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From blue to green, red or orange: Fish put on new light

By Steve Almasy, CNN
updated 12:43 PM EST, Thu January 9, 2014
A green biofluorescent chain catshark (Scyliorhinus retifer) A green biofluorescent chain catshark (Scyliorhinus retifer)
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STORY HIGHLIGHTS
  • When hit with special blue light, 180 species of fish light up
  • Researchers think it may play a role in mating or in communication
  • Scientists discovered a glowing green eel when looking at reefs for biofluorescence
  • Some fish have yellow filters in their eyes, which can help them see the light show

(CNN) -- There is a light show in the ocean that you can't see, but many fish can. There's quite a display of neon greens, reds, and oranges going on underneath the surface.

Still, the discovery of what is hidden from human eyes -- biofluorescence in 180 species of fish -- brings up many questions for researchers.

Do fish use it to communicate with others? Do they use it to mate? What is its function?

Biofluorescence occurs when an organism absorbs blue light, transforms it and emits it as another color.

A team of researchers from the American Museum of Natural History and other scientific organizations published a study Wednesday in the online journal PLOS ONE, reporting the findings of the first in-depth look at biofluorescence in fish.

"We've long known about biofluorescence underwater in organisms like corals, jellyfish, and even in land animals like butterflies and parrots," said the study's co-author, John Sparks, who is a curator in the Museum's Department of Ichthyology.

He said the team stumbled on an eel that glowed green while he and a partner were studying a reef in the Cayman Islands. The discovery in a photograph of the eel lighting up underneath the blue lights they used led them to make four more trips in different parts of the world to get a closer look at the glow show.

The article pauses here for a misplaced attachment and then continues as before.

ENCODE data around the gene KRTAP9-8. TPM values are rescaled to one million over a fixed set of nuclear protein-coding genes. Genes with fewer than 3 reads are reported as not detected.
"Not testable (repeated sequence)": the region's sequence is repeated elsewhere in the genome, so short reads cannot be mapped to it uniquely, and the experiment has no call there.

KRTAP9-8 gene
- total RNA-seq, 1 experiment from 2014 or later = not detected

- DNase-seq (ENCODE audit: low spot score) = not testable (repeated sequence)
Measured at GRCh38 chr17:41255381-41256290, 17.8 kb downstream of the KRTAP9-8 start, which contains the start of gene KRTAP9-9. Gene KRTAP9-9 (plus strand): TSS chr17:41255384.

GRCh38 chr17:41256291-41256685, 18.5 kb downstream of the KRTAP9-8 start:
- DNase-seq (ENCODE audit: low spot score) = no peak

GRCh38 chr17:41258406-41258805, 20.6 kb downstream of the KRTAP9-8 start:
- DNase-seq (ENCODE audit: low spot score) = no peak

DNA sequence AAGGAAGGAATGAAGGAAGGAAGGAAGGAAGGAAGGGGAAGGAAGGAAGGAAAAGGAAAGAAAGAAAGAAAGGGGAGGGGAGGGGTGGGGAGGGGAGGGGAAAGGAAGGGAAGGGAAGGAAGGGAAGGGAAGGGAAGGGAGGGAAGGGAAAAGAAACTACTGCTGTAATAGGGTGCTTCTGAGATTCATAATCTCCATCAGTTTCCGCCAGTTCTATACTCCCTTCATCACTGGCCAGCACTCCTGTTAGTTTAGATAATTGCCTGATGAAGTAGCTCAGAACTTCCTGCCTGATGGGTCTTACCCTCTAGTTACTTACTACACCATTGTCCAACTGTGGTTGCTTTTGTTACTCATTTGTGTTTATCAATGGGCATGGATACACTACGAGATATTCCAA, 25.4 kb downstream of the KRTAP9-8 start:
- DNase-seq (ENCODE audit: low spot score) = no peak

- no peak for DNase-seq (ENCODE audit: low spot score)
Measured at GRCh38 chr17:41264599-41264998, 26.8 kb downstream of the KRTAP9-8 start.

The expeditions to the Bahamas in the Caribbean and Solomon Islands in the Pacific revealed a variety of fish living around coral reefs -- including sharks, rays, eels and lizerdfishes -- that exhibited bioflourescence. s

"Many shallow reef inhabitants and fish have the capabilities to detect fluorescent light and may be using biofluorescence in similar fashions to how animals use bioluminescence, such as to find mates and to camouflage," Sparks suggested, while adding the reasons will need further study.

So how do the fish recognize it? Many of them have yellow filters in their eyes, "possibly allowing them to see the otherwise hidden fluorescent displays taking place in the water," a news release from the museum of natural history said.

"The cryptically patterned gobies, flatfishes, eels, and scorpionfishes -- these are animals that you'd never normally see during a dive," Sparks said. "To our eyes, they blend right into their environment. But to a fish that has a yellow intraocular filter, they must stick out like a sore thumb."

Some scientists cautioned that the bioflouresence might look neat in photos using special lights but also have no function.

Nico Michiels, a zoologist at the University of Tübingen in Germany, and Steven Haddock of the Monterey Bay Aquarium Research Institute in California, indicated to Science Now that the need for special technology to view what the website called weak fluorescence "casts doubt on the usefulness of the coloration in the fish's dimly lit natural environments."

Sparks said it will be interesting to see what the team finds next.

"This paper is the first to look at the wide distribution of biofluorescence across fishes, and it opens up a number of new research areas," he said.

He added that there may be fluorescent proteins involved, ones that could be used in biomedical research.

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